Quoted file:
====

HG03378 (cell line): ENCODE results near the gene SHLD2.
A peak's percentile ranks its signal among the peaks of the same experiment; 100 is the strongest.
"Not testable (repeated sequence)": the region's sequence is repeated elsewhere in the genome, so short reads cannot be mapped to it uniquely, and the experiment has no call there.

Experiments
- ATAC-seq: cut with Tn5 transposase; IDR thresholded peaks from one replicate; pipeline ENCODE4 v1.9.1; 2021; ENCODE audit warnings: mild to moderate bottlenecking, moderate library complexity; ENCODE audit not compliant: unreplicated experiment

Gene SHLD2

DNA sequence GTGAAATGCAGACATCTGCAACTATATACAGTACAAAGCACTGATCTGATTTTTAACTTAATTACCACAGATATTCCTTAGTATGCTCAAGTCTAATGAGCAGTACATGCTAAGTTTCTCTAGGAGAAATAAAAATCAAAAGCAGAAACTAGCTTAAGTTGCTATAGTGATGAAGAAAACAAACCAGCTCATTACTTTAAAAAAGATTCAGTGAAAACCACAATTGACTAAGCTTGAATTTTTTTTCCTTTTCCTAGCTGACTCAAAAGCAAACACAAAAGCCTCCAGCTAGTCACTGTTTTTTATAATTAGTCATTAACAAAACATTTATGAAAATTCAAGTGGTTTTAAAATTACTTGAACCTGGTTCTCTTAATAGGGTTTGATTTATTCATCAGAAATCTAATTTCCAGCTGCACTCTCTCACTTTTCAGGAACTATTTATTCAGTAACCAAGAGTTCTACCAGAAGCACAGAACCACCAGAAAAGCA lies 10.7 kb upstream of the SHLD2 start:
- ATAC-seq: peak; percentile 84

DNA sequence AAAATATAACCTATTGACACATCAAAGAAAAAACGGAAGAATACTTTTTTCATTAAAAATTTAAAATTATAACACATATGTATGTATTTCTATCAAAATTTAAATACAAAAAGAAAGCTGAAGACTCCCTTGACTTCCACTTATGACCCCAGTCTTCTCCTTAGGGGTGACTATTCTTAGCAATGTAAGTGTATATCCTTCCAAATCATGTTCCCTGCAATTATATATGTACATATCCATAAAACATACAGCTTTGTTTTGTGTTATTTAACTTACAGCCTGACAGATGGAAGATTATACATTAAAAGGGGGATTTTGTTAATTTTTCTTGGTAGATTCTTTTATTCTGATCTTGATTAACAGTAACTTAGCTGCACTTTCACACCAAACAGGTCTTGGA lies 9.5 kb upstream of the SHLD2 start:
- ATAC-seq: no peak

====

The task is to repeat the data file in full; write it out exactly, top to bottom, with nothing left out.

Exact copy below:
HG03378 (cell line): ENCODE results near the gene SHLD2.
A peak's percentile ranks its signal among the peaks of the same experiment; 100 is the strongest.
"Not testable (repeated sequence)": the region's sequence is repeated elsewhere in the genome, so short reads cannot be mapped to it uniquely, and the experiment has no call there.

Experiments
- ATAC-seq: cut with Tn5 transposase; IDR thresholded peaks from one replicate; pipeline ENCODE4 v1.9.1; 2021; ENCODE audit warnings: mild to moderate bottlenecking, moderate library complexity; ENCODE audit not compliant: unreplicated experiment

Gene SHLD2

DNA sequence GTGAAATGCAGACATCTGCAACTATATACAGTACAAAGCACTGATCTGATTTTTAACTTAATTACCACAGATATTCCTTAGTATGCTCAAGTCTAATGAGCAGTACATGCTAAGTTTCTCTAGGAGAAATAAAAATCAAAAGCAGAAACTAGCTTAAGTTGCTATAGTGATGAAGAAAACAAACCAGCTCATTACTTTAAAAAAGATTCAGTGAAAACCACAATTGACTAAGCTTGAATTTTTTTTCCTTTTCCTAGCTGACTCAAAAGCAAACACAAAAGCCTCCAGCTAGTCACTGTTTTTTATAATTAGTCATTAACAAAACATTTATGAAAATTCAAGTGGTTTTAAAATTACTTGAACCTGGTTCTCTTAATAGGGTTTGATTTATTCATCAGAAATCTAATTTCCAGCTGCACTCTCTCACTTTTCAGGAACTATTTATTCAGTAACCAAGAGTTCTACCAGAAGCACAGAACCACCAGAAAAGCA lies 10.7 kb upstream of the SHLD2 start:
- ATAC-seq: peak; percentile 84

DNA sequence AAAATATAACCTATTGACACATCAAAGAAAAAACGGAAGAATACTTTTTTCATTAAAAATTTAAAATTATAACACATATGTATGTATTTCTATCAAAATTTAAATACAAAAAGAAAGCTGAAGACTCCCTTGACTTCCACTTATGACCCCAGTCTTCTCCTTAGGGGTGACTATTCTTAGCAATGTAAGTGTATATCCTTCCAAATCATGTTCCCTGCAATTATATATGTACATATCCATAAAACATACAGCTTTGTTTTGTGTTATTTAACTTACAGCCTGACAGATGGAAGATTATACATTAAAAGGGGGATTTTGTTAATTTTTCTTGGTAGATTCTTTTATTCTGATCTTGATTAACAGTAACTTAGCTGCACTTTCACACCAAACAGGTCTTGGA lies 9.5 kb upstream of the SHLD2 start:
- ATAC-seq: no peak